I bought three and used them for juggling, shooting practice and kicking against a wall. I juggled 90,000 times in 3 months, and shot many times on goal and kicked against walls. These are very durable. I look for durability in practice balls and these are superb. I wonder if Wilson has the newer cover pattern with the same internal structure in any model of ball. It would be wise to do that for the sake of staying current. I love the feel when kicking. Variable amounts of air can be used based on personal preference while practicing. A little less air allows a more forgiving bounce while juggling.
The cheaper balls only have two polyester layers on their lining. Soccer ball bladders can be made from two different kinds of materials. They can either be latex or butyl. A soccer ball bladder is a component of a soccer ball and it is tasked in containing the air that is within the ball. It also contributes to its shape and the ball’s receptiveness on the field.
The cheaper balls only have two polyester layers on their lining. Soccer ball bladders can be made from two different kinds of materials. They can either be latex or butyl. A soccer ball bladder is a component of a soccer ball and it is tasked in containing the air that is within the ball. It also contributes to its shape and the ball’s receptiveness on the field.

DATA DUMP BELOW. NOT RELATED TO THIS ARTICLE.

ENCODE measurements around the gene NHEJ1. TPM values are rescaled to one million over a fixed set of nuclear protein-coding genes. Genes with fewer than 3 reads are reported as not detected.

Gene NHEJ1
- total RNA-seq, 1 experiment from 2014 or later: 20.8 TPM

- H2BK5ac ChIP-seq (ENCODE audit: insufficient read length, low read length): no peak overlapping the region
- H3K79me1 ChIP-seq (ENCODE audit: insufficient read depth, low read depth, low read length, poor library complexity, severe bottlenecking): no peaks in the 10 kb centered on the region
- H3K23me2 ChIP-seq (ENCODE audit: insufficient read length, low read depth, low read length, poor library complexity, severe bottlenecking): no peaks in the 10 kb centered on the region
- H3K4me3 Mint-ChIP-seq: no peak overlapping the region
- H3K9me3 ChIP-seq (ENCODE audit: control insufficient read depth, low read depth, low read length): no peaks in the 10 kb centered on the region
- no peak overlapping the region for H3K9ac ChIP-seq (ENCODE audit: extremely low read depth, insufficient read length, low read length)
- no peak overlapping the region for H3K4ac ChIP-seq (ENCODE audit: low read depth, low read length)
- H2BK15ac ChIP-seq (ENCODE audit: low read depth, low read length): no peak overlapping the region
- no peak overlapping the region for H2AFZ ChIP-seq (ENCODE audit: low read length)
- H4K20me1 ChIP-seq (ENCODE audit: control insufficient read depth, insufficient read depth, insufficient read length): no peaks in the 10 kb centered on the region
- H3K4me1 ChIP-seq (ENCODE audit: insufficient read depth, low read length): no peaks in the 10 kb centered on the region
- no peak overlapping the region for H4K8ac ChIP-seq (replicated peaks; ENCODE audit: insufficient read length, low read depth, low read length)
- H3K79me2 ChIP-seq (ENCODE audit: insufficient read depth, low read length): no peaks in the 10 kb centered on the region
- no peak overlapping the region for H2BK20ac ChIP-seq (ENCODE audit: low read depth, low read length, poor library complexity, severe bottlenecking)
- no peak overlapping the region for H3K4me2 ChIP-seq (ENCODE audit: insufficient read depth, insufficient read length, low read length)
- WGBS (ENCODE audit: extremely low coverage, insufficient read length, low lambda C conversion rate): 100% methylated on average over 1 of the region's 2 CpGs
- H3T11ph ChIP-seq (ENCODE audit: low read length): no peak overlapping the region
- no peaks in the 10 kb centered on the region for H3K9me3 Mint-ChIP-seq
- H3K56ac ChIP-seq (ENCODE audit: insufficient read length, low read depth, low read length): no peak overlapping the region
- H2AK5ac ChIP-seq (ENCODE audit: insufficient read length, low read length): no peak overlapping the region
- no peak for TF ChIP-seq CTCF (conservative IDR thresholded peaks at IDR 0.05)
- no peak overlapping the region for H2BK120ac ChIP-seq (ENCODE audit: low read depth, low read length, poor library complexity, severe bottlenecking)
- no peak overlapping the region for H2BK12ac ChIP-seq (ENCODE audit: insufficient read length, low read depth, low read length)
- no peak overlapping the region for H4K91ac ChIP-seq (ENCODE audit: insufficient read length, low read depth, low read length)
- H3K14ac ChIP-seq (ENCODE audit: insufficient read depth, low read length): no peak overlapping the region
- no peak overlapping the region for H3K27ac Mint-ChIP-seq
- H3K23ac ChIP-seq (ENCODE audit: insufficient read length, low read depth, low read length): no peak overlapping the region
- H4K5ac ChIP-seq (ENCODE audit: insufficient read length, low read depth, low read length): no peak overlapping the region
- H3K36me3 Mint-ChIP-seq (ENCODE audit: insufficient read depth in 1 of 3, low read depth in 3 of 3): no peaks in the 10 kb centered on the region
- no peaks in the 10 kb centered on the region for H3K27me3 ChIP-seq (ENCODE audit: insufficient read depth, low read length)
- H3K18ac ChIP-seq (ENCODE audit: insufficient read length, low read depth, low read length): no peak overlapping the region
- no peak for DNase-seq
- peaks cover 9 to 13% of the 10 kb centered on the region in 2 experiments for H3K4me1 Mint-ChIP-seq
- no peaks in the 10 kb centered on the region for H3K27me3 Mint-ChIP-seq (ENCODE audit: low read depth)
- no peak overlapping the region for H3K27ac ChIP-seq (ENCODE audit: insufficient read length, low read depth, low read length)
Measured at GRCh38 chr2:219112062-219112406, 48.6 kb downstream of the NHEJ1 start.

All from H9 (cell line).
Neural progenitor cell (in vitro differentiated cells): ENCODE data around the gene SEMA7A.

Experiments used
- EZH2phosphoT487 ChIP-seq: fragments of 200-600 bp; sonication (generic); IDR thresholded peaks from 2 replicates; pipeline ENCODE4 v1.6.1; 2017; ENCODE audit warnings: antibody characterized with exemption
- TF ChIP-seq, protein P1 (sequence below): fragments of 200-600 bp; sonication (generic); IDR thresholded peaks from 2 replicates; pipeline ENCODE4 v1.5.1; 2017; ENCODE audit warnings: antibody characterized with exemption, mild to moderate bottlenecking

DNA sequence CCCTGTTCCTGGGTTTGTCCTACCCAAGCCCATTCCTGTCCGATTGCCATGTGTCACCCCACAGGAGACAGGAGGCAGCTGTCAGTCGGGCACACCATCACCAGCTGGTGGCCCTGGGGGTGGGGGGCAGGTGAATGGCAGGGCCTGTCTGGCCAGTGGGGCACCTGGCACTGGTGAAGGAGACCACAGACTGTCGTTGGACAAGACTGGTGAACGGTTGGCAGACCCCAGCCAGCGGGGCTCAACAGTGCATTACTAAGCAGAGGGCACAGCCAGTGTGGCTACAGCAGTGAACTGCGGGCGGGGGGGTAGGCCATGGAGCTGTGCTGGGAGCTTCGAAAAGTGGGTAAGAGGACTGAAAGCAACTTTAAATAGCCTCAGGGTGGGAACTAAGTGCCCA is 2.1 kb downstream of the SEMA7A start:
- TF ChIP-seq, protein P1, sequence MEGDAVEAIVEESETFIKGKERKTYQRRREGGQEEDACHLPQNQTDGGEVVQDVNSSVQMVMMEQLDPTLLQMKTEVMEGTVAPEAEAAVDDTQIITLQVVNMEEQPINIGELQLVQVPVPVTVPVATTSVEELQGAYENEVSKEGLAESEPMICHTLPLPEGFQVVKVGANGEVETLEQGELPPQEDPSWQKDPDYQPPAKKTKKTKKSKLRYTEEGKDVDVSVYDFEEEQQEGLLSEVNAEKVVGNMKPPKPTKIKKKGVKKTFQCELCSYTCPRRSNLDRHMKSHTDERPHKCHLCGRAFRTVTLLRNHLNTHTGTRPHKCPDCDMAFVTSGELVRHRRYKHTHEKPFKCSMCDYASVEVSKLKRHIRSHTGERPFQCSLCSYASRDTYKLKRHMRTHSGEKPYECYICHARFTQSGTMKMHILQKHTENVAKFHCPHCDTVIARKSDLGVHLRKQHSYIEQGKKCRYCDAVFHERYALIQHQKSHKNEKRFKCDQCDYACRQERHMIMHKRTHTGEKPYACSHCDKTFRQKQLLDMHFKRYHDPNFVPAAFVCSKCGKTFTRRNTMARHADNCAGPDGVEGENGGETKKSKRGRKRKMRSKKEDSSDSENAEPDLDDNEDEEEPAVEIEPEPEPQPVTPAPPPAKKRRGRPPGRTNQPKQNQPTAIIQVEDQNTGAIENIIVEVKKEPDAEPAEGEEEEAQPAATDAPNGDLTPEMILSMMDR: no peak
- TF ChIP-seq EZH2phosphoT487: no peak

Despite having so many good reviews from the users, why aren’t we keeping Wilson traditional ball on our list? It is because we strongly think Wilson is specialized in making tennis equipment. On the other hand, this model did not meet our expectation. This model seems too heavy to us, and overall feel was not too good. That is why we are not recommending you to go for this option. But obviously, the final decision is yours. So many people are still buying this 🙂
If you have gone through this article that we have prepared for you to choose the best soccer ball, then we are confident that, you are now able to take an educated, and wise decision to buy the top soccer ball according to your requirement. During the process of our reviews and making this buying guide, we tried to pick the best soccer balls for the money.